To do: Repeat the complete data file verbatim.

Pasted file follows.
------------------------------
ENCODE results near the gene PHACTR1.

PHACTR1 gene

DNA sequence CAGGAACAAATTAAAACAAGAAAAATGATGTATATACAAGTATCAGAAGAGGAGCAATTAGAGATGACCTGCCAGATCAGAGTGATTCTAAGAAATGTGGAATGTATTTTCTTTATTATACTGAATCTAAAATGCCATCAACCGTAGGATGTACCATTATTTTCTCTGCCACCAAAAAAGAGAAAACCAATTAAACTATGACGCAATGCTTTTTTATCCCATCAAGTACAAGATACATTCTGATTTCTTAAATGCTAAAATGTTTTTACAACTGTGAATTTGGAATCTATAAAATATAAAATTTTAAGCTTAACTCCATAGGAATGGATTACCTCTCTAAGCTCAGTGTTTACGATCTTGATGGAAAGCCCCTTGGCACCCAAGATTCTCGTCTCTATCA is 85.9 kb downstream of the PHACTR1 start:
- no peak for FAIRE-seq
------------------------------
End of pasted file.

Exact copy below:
ENCODE results near the gene PHACTR1.

PHACTR1 gene

DNA sequence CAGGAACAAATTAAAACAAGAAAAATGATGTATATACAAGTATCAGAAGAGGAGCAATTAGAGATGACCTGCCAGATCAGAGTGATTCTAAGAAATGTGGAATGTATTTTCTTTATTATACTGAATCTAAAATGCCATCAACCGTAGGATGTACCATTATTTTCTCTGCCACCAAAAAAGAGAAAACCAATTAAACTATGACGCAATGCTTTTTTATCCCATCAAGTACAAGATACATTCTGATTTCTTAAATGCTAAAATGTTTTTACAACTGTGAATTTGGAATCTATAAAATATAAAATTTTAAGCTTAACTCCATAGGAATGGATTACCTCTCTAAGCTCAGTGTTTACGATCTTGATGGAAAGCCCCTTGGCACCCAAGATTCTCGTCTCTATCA is 85.9 kb downstream of the PHACTR1 start:
- no peak for FAIRE-seq